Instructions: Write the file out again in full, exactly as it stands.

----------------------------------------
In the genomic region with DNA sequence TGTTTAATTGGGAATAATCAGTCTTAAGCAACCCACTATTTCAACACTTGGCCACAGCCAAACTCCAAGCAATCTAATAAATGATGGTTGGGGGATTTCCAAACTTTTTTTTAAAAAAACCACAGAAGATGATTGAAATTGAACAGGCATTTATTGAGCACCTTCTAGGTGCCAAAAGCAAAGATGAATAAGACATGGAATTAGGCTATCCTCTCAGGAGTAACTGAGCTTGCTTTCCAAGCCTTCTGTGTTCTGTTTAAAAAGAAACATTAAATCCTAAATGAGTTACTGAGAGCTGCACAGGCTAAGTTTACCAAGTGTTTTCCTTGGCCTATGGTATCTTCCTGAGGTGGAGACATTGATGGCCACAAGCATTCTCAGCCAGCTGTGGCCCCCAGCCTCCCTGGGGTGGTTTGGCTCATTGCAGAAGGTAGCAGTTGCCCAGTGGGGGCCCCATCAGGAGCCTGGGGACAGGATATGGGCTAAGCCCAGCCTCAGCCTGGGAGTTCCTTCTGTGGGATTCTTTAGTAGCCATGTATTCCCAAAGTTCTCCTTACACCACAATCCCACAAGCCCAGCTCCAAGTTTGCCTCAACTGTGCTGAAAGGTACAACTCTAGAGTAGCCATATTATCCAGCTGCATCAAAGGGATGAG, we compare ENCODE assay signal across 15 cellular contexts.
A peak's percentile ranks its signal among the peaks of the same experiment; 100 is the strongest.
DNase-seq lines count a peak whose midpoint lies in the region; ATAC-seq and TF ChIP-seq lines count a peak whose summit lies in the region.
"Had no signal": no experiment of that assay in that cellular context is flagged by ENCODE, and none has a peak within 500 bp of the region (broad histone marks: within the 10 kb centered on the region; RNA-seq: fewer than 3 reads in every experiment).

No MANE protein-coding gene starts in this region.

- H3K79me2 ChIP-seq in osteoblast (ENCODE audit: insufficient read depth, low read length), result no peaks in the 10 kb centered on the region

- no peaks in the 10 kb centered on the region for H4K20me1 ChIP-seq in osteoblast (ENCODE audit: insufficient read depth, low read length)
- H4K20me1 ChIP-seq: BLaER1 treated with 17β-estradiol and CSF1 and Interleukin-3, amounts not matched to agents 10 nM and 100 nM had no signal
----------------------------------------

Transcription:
In the genomic region with DNA sequence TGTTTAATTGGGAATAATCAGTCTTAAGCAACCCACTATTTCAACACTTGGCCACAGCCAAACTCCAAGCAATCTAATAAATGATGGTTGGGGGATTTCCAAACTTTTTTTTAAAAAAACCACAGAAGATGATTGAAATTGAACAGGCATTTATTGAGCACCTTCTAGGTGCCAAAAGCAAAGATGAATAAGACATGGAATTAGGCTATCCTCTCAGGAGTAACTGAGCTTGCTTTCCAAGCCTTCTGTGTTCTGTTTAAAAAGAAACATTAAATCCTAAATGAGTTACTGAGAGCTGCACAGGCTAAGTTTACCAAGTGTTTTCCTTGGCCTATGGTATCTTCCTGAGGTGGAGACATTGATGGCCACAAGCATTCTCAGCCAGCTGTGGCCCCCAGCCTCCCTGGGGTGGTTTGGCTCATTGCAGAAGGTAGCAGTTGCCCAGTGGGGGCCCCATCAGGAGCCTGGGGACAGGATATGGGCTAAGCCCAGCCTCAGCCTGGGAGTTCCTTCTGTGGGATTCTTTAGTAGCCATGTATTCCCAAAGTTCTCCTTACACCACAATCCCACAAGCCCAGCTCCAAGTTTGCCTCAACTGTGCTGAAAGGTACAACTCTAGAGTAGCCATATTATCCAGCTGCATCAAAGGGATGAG, we compare ENCODE assay signal across 15 cellular contexts.
A peak's percentile ranks its signal among the peaks of the same experiment; 100 is the strongest.
DNase-seq lines count a peak whose midpoint lies in the region; ATAC-seq and TF ChIP-seq lines count a peak whose summit lies in the region.
"Had no signal": no experiment of that assay in that cellular context is flagged by ENCODE, and none has a peak within 500 bp of the region (broad histone marks: within the 10 kb centered on the region; RNA-seq: fewer than 3 reads in every experiment).

No MANE protein-coding gene starts in this region.

- H3K79me2 ChIP-seq in osteoblast (ENCODE audit: insufficient read depth, low read length), result no peaks in the 10 kb centered on the region

- no peaks in the 10 kb centered on the region for H4K20me1 ChIP-seq in osteoblast (ENCODE audit: insufficient read depth, low read length)
- H4K20me1 ChIP-seq: BLaER1 treated with 17β-estradiol and CSF1 and Interleukin-3, amounts not matched to agents 10 nM and 100 nM had no signal